ENDS

© Scoop Media

 
 
 
 
 
Parliament Headlines | Politics Headlines | Regional Headlines

Gordon Campbell:
On The Northland By-Election

Supposedly, Winston Peters’ victory in Northland has exposed the simmering dissatisfaction with the government that exists out in the provinces. Yet it remains to be seen whether this defeat will have much significance – and not simply because if and when Labour resumes business as usual in the Northland seat at the next election, Peters’ hold on it could simply evaporate.

On Saturday, National’s electorate vote declined by 7,000 votes, as the 9,000 majority it won last September turned into a 4,000 vote deficit – mainly because Labour supporters followed the nod and wink given by Labour leader Andrew Little, and voted tactically for Peters. In the process, Labour’s vote went down from nearly 9,000 votes six months ago, to only 1,315 on Saturday. More>>

 

PARLIAMENT TODAY:

Werewolf Satire: Not Flag-Waving; Flag-Drowning

The panel choosing the flag options has no visual artists at all. Now, I’ve kerned the odd ligature in my time and I know my recto from my French curve so I thought I’d offer a few suggestions before they get past their depth. More>>

ALSO:

IPCA Reports: Significant Problems In Police Custody

In releasing two reports today, the Independent Police Conduct Authority has highlighted a number of significant problems with the way in which Police deal with people who are detained in Police cells. More>>

ALSO:

Inspector-General of Intelligence and Security: Inquiry Into GCSB Pacific Allegations

The complaints follow recent public allegations about GCSB activities. The complaints, and these public allegations, raise wider questions regarding the collection, retention and sharing of communications data. More>>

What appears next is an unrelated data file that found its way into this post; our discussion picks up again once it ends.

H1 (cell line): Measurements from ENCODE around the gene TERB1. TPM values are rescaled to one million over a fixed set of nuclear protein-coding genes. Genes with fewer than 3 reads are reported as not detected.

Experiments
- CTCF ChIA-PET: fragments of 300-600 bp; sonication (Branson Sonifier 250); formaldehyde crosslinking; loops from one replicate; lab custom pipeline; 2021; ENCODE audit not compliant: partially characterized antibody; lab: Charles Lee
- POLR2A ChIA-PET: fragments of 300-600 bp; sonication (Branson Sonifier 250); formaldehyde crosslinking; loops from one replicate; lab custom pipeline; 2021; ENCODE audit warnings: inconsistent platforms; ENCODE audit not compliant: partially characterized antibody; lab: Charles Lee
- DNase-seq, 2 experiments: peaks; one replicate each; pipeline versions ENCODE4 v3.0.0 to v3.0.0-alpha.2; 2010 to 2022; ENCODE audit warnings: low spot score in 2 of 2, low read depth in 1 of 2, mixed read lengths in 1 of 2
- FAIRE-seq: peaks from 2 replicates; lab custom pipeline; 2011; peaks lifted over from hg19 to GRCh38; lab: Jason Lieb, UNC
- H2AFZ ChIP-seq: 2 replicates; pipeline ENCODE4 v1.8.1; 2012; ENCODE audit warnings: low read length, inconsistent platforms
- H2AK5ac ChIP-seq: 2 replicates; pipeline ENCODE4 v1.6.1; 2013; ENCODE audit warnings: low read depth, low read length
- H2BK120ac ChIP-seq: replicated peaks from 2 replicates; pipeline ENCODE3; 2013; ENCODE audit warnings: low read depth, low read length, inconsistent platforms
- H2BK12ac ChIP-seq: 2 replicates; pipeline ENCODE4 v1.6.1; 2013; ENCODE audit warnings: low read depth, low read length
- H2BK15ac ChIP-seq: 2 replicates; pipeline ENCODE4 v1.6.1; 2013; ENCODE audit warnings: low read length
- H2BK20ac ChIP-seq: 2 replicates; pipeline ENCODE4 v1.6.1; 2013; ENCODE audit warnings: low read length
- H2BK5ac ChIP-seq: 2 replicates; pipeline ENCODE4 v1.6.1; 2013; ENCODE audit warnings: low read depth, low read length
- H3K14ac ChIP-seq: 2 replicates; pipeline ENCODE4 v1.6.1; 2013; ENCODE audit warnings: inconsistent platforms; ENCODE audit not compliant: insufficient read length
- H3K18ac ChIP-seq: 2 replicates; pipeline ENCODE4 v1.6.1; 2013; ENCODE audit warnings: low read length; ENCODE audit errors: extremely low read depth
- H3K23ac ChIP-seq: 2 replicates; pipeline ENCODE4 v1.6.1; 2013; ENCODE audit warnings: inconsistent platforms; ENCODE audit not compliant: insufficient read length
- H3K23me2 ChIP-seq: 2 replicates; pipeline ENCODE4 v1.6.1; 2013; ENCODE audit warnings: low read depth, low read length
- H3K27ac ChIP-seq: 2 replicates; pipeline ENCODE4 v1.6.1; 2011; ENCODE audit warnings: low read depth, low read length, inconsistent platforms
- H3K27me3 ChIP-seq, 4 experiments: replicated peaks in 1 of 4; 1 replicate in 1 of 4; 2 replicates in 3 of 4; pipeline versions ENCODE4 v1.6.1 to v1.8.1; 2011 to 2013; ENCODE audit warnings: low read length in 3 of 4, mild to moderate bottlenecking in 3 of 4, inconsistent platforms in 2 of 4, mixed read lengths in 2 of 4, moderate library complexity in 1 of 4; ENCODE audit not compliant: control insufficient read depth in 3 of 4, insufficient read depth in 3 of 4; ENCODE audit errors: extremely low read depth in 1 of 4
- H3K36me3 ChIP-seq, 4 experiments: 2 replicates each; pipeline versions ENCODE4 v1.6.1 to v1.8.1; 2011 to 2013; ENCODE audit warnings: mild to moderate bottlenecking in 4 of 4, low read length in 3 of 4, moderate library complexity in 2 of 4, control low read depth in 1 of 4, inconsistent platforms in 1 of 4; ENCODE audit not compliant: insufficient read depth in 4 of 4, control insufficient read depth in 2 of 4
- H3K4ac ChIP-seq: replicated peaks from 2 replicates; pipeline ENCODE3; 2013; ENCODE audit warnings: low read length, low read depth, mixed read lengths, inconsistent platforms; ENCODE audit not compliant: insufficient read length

ALSO:

TPPA Investment Leak: "NZ Surrender To US" On Corporates Suing Governments

Professor Jane Kelsey: ‘As anticipated, the deal gives foreign investors from the TPPA countries special rights, and the power to sue the government in private offshore tribunals for massive damages if new laws, or even court decisions, significantly affected their bottom line’. More>>

ALSO:

Werewolf: The Myth Of Steven Joyce

Gordon Campbell: The myth of competence that’s been woven around Steven Joyce – the Key government’s “Minister of Everything” and “Mr Fixit” – has been disseminated from high-rises to hamlets, across the country... More>>

ALSO:

RMTU: No Public Submissions On International Government Procurement Deal

“The government is preparing to assent to the Government Procurement Agreement, a World Trade Organisation Treaty which opens up New Zealand Government contracts to foreign companies and closes the door on local businesses and their workers. However the Foreign Affairs, Defence and Trade Select Committee is refusing to take public submissions on the decision.” More>>

ALSO:

Gordon Campbell:
On Pacific Spying

So New Zealand spied on its friends and allies in the Pacific – and has not only been passing on the results to the NSA, but has apparently passed on the details of the Pacific’s relations with Taiwan to our other best friends, the Chinese. On the side, the Key government has also been using the security services to gauge the chances of Trade Minister Tim Groser landing the top job at the WTO... More>>

ALSO:

State Housing Transfer: Salvation Army Opts Out

The Salvation Army has decided against negotiating with Government for the transfer of Housing New Zealand stock.
More>>

ALSO:

Get More From Scoop

 

LATEST HEADLINES

 
 
 
 
 
 
 
 
Politics
Search Scoop  
 
 
Powered by Vodafone
NZ independent news